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Before the current conflicts in Syria and Iraq, the fighting in Afghanistan and Yemen, and the unrest on the border between Russia and Ukraine, the wars of the past engulfed the men and women who covered them.
Former NBC News Tel Aviv Bureau Chief Martin Fletcher captures a sense of nostalgia for the way reporting used to be in his latest novel, "The War Reporter," which is out this week.
The book tells the story of Tom Layne, a television correspondent whose life falls apart while reporting from Sarajevo in the 90s. Layne eventually returns to the region more than a decade later to expose the truth about Ratko Mladic, who was largely responsible for the crimes carried out by the Bosnian Serbs.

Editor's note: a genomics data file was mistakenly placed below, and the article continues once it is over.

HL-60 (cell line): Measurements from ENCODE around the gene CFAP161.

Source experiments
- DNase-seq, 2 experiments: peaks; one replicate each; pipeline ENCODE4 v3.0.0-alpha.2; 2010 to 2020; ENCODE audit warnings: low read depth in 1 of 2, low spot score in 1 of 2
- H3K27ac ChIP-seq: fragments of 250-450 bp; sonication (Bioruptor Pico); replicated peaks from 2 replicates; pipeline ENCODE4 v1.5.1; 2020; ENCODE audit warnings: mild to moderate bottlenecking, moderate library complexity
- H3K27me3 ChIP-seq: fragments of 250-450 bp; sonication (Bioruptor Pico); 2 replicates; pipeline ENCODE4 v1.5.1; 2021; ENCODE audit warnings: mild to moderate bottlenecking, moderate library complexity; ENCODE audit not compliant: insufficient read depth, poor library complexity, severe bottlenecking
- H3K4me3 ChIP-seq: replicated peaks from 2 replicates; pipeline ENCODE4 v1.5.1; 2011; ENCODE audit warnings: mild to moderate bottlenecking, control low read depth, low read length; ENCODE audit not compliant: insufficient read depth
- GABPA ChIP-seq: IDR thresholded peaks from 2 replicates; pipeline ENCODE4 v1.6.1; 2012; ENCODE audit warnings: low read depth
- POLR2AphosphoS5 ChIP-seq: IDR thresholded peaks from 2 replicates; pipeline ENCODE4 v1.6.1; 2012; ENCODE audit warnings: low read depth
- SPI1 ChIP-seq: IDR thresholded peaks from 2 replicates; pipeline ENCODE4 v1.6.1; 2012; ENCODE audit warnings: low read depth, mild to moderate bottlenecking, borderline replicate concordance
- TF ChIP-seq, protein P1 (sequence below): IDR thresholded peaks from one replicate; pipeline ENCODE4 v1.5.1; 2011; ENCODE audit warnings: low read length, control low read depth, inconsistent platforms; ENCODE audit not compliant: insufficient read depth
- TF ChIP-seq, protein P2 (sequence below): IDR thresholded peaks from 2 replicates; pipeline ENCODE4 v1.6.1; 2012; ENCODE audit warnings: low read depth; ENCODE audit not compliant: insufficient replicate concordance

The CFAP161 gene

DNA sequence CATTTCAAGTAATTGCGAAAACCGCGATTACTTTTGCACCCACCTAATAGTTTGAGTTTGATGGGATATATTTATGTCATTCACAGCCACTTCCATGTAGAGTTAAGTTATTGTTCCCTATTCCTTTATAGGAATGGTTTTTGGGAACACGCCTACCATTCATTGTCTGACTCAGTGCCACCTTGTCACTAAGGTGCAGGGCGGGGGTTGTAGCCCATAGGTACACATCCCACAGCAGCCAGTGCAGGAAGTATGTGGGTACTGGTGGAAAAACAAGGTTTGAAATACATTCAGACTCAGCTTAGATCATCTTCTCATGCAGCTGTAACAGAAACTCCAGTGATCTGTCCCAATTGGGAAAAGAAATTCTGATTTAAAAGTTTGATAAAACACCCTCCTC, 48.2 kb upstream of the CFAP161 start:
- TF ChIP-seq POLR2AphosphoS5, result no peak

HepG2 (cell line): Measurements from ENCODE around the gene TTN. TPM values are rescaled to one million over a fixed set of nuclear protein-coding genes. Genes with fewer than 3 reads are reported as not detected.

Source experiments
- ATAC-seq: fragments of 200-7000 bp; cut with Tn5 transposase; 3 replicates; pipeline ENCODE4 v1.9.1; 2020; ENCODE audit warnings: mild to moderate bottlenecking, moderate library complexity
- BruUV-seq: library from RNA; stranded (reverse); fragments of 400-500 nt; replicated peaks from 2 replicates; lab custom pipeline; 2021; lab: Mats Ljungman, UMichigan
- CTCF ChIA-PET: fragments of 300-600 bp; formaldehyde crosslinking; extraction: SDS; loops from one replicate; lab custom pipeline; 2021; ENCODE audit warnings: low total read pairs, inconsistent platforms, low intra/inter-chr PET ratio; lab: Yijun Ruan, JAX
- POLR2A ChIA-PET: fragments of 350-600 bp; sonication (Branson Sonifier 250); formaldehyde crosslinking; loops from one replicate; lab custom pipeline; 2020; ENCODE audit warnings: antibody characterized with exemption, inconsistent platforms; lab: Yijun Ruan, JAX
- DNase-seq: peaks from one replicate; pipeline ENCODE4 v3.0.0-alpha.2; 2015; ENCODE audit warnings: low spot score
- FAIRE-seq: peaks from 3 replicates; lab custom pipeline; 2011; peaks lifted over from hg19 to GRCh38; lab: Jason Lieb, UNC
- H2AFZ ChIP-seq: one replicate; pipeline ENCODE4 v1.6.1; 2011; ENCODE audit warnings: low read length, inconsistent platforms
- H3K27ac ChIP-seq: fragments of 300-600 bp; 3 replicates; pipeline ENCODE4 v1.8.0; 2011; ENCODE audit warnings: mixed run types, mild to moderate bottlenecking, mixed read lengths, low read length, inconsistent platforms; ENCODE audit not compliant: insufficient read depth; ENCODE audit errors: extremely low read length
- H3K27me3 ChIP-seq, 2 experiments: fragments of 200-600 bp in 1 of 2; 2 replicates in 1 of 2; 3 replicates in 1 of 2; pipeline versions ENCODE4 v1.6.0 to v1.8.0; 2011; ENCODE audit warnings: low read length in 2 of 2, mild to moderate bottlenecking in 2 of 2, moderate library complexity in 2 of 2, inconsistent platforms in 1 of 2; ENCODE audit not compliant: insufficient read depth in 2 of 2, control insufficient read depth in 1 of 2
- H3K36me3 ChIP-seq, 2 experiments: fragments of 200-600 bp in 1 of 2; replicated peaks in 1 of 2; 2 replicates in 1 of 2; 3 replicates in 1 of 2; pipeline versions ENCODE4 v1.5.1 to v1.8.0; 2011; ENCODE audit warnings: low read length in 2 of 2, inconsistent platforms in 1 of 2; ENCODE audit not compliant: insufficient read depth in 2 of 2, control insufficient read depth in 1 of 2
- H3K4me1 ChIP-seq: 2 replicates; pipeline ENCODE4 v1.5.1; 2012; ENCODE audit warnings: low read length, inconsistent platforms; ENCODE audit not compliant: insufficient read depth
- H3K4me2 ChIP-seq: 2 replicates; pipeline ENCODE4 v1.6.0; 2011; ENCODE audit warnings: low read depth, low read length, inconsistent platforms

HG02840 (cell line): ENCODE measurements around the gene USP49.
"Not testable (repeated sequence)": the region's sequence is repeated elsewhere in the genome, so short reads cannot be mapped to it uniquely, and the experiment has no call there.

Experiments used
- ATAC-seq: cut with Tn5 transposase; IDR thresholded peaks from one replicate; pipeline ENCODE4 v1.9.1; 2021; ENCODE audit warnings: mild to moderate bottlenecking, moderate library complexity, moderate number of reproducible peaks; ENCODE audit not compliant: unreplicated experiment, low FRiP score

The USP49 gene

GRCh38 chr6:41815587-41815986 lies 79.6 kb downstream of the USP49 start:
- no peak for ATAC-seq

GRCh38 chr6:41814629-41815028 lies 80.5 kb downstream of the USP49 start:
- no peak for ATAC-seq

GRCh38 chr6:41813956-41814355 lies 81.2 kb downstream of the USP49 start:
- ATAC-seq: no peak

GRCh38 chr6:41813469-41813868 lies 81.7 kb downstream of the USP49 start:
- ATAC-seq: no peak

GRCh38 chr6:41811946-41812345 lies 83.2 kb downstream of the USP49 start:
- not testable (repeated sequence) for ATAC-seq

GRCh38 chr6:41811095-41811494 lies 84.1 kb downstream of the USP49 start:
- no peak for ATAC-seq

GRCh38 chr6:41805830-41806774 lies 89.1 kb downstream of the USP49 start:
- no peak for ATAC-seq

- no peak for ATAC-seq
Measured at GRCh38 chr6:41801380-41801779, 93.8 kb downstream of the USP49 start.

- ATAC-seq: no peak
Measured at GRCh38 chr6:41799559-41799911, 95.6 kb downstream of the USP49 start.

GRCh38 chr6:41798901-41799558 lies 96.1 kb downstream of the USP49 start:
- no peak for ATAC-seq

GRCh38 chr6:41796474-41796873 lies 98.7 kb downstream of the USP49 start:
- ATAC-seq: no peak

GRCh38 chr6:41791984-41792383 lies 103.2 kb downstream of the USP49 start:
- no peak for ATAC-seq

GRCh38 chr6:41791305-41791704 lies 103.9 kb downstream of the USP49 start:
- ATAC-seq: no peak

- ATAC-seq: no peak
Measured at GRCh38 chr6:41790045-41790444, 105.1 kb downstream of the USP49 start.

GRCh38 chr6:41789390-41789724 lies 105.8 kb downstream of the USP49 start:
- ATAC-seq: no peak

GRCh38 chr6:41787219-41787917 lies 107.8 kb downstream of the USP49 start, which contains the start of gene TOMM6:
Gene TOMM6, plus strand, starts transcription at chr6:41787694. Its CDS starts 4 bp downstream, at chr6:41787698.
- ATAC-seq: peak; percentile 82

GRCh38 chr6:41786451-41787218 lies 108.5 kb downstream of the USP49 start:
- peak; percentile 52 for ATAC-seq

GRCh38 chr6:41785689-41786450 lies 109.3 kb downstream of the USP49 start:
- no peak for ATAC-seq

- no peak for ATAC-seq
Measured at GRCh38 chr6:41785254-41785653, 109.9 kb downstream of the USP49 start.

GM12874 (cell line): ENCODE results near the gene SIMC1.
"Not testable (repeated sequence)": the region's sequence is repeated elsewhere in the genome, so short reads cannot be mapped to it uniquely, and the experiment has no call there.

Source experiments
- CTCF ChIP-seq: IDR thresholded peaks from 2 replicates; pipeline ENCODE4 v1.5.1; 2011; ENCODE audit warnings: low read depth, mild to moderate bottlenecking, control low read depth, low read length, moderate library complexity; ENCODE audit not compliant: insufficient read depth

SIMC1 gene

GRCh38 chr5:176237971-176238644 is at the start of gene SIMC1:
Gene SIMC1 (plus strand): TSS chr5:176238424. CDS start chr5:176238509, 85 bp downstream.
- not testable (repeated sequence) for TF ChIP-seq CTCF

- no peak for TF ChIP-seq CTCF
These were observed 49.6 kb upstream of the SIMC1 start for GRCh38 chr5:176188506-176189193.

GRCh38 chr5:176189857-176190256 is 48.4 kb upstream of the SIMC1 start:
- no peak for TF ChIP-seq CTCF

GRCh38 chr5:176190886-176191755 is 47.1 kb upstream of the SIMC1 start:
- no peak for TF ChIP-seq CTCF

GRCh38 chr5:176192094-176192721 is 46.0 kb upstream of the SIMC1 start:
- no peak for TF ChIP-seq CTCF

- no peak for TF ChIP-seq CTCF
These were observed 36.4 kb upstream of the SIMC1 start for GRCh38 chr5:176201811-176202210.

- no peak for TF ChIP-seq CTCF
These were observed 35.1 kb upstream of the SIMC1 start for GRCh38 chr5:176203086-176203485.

And Fletcher says he can relate to the protagonist in his story, both in it's semi quixotic quest to pull back the curtain, and in his desire to be front and center of the conflict.
What you'll learn from this segment:
- How Fletcher's own experience covering war influenced his book.
- How war reporting has changed in the last three decades.
- What he hopes people will take away from this book.